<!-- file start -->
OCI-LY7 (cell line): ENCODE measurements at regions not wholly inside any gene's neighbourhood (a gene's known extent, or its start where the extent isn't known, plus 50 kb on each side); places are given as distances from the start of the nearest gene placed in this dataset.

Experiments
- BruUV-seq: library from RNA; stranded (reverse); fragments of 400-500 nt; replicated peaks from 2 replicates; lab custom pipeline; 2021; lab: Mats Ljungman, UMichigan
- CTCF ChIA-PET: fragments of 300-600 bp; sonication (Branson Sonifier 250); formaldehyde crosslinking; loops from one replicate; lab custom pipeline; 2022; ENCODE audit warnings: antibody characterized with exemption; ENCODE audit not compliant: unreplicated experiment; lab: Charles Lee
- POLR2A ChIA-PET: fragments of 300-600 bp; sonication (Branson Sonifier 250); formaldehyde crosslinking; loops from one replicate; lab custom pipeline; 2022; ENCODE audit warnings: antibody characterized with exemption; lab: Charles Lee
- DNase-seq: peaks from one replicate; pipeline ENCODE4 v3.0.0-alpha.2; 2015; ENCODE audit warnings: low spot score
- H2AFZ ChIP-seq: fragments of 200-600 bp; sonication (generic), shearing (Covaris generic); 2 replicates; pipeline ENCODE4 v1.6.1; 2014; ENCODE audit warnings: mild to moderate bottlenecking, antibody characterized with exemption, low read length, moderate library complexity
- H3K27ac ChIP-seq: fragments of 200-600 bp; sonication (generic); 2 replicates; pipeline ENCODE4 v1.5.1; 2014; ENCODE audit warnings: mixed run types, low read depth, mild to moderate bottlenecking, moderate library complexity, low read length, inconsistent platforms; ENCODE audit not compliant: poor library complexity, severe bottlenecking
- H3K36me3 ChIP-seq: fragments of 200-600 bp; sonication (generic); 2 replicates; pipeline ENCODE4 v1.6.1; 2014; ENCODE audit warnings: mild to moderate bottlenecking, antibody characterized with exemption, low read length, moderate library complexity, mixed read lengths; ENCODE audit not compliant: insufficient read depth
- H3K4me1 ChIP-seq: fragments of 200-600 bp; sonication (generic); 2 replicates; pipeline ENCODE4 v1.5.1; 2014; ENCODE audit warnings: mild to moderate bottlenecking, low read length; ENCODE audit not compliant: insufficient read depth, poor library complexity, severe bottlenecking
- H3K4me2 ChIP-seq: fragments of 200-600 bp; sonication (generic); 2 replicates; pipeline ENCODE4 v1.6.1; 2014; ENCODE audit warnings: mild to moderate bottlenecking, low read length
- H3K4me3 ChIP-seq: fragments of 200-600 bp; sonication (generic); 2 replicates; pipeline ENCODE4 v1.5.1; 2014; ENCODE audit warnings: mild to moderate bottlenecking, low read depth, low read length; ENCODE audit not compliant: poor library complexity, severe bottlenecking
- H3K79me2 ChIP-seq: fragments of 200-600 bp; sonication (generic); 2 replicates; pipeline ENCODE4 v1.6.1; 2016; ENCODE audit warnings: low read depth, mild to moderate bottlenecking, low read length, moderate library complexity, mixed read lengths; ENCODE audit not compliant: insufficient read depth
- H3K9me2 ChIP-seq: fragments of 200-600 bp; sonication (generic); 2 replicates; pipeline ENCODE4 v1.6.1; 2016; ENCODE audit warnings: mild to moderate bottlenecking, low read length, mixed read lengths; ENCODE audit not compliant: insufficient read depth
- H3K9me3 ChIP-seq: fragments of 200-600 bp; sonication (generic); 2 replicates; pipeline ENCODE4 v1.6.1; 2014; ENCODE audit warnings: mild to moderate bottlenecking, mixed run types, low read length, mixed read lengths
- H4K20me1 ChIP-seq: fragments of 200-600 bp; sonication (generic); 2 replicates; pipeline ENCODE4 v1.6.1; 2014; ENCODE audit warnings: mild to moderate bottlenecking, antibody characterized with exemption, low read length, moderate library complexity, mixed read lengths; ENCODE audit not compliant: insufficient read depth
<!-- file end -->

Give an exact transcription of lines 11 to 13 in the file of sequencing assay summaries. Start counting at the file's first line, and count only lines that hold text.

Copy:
- H3K4me2 ChIP-seq: fragments of 200-600 bp; sonication (generic); 2 replicates; pipeline ENCODE4 v1.6.1; 2014; ENCODE audit warnings: mild to moderate bottlenecking, low read length
- H3K4me3 ChIP-seq: fragments of 200-600 bp; sonication (generic); 2 replicates; pipeline ENCODE4 v1.5.1; 2014; ENCODE audit warnings: mild to moderate bottlenecking, low read depth, low read length; ENCODE audit not compliant: poor library complexity, severe bottlenecking
- H3K79me2 ChIP-seq: fragments of 200-600 bp; sonication (generic); 2 replicates; pipeline ENCODE4 v1.6.1; 2016; ENCODE audit warnings: low read depth, mild to moderate bottlenecking, low read length, moderate library complexity, mixed read lengths; ENCODE audit not compliant: insufficient read depth